PHILADELPHIA (WPVI) -- Four children in the Philadelphia area have tested positive for enterovirus D68, according to the Children's Hospital of Philadelphia.
While it is the first cluster of EV-D68 confirmed in Pennsylvania, officials say this is not the first time it has been seen in region.
"This is a virus that circulates. It has circulated we know at least several times in the past," Dr. Susan Coffin, Professor of Pediatric Infectious Diseases, said.
Dr. Coffin says EV-D68 is a type of virus more commonly found in infants, children, and teenagers this time of year.
She says it's garnered so much attention in the news because of the incredible surge in patients in the Midwest.
So far, the Centers for Disease Control says the virus has been confirmed across 12 states. As many as 130 cases have been reported.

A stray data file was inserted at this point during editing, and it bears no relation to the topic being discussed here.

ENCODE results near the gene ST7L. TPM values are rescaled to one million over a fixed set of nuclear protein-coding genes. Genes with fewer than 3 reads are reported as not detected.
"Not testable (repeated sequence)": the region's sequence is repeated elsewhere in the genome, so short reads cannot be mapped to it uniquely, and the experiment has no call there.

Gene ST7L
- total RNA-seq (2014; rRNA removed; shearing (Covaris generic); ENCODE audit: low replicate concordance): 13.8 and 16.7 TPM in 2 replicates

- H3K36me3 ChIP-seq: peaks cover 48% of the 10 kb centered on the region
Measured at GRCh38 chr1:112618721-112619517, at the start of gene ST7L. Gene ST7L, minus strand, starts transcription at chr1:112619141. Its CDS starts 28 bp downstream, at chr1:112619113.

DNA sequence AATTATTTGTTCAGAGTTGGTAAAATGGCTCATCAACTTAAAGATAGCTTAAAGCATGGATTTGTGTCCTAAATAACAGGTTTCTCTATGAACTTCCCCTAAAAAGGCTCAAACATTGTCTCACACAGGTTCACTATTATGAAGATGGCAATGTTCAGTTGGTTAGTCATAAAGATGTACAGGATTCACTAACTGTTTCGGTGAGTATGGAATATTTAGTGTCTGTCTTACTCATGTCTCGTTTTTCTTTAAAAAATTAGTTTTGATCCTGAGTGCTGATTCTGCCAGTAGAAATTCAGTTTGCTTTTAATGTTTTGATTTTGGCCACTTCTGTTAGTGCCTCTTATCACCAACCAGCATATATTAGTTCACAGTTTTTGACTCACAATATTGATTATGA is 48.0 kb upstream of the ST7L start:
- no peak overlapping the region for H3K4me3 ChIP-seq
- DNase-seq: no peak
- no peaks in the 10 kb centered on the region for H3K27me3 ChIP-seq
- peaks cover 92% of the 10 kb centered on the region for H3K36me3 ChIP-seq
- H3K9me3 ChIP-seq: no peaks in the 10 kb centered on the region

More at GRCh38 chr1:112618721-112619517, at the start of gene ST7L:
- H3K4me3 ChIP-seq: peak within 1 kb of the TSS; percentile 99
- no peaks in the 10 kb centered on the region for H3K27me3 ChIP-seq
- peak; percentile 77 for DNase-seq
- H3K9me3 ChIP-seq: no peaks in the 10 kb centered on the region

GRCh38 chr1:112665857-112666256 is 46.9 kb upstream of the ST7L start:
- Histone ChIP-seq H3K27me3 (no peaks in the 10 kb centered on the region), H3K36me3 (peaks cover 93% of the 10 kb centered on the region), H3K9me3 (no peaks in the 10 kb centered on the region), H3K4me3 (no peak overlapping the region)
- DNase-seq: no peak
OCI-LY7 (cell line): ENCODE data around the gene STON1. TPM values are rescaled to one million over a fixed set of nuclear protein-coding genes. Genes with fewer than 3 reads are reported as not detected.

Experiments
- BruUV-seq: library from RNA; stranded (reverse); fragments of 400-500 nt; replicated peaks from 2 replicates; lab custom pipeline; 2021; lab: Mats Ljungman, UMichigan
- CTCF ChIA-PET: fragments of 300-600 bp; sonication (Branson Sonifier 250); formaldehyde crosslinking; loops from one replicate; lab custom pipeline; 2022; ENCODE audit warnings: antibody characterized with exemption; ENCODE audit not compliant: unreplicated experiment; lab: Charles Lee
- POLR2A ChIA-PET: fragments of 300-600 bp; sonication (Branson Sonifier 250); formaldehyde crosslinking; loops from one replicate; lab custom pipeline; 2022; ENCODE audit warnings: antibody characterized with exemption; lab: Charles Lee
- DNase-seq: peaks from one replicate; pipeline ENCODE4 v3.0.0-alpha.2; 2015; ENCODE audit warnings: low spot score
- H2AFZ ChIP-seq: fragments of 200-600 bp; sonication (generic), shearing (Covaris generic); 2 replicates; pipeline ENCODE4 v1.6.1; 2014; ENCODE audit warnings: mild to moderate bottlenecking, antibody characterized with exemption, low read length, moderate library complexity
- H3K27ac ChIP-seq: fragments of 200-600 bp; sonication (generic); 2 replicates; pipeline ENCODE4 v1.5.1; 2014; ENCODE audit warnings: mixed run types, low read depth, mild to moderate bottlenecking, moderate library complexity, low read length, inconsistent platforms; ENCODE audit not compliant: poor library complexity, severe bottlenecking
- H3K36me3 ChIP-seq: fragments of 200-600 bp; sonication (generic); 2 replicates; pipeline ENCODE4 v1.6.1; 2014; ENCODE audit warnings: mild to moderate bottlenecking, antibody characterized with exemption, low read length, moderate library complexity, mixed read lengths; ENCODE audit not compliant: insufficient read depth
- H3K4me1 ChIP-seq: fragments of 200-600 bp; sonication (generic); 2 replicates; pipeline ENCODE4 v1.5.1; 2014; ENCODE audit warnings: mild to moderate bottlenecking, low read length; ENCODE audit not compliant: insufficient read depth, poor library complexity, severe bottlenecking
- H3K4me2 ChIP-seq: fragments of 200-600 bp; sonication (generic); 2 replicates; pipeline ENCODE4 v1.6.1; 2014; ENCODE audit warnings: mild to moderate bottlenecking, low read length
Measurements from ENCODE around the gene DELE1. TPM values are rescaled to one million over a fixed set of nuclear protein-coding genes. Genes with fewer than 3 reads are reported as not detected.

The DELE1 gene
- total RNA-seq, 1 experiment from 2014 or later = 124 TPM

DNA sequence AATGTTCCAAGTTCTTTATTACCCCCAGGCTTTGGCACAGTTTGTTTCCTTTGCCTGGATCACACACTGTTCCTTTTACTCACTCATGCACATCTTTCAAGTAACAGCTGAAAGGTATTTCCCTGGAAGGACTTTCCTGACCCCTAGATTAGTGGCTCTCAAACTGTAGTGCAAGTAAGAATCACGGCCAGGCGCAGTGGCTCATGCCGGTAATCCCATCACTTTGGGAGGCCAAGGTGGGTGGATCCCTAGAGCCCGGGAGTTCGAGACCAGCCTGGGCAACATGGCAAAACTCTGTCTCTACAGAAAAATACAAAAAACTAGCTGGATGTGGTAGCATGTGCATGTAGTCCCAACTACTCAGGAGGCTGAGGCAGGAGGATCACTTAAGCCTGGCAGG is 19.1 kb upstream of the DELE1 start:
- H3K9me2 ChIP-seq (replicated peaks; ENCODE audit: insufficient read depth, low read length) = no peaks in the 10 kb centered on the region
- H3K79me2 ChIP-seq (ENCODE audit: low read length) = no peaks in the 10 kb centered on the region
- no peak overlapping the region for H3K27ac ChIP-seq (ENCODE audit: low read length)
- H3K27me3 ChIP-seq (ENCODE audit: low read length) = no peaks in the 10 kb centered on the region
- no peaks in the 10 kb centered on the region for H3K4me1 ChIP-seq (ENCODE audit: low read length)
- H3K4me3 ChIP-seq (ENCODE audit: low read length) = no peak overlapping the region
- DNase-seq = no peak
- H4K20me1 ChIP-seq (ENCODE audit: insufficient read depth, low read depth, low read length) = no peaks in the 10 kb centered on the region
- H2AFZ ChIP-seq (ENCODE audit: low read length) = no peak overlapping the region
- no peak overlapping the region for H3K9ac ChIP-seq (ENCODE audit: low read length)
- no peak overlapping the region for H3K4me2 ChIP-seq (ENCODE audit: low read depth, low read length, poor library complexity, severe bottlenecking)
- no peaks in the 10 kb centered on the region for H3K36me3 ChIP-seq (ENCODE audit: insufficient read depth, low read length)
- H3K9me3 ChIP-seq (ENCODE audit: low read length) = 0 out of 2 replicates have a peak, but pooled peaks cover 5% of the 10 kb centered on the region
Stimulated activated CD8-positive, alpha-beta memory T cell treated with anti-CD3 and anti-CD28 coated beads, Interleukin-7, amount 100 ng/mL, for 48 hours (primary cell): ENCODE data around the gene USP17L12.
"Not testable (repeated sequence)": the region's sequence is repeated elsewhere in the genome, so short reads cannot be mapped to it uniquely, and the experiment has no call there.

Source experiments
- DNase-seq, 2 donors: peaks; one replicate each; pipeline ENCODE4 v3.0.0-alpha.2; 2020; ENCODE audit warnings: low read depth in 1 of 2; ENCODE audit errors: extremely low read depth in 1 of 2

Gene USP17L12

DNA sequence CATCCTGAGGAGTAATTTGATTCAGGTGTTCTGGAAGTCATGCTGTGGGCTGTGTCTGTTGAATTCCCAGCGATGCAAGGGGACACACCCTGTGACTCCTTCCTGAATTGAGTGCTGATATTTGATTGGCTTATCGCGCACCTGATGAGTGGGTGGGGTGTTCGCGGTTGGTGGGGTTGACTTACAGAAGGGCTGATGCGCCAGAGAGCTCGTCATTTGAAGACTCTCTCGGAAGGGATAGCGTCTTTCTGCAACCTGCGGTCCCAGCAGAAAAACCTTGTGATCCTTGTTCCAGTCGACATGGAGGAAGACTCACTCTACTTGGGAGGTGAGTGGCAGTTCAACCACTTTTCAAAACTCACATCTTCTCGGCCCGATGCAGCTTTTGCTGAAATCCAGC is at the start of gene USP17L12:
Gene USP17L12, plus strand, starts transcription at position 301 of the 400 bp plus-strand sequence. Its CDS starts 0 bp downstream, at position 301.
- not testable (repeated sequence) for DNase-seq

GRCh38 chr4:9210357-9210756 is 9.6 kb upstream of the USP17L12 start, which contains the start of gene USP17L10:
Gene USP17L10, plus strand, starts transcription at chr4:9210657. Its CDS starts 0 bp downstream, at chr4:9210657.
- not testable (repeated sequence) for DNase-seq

But Dr. Coffin says while we now have four confirmed cases here, doctors have not seen a similar surge in patients as in the Midwest.
"Our respiratory viral activity has been pretty much the same as it has been in the past fall seasons, and so the proportion of tests that are positive for respiratory viruses is pretty much the same as it in past seasons," Coffin said.
Coffin says the symptoms are pretty much what you would expect in the common cold.
Children with asthma are at greater risk at having difficulty breathing if they contract the virus.
There are precautions:
Some school districts like Tredyffrin/Easttown have been sending alerts to parents about the virus and what they should do.
Spread of the virus has been of some concern for parents we spoke with
"I guess a lot of it comes down to hygiene, personal hygiene, make sure people wash their hands and clean their hands and if you do have colds, don't spread them around," Simon Helliwell of Penn Valley, Pa. said.
Doctors say EV-D68 is usually seen between the months of July and October.
The Pennsylvania Department of Health says parents should be ever vigilant and aware of the signs and symptoms of EV-D68. Don't assume it's just a cold. Consult your doctor just in case.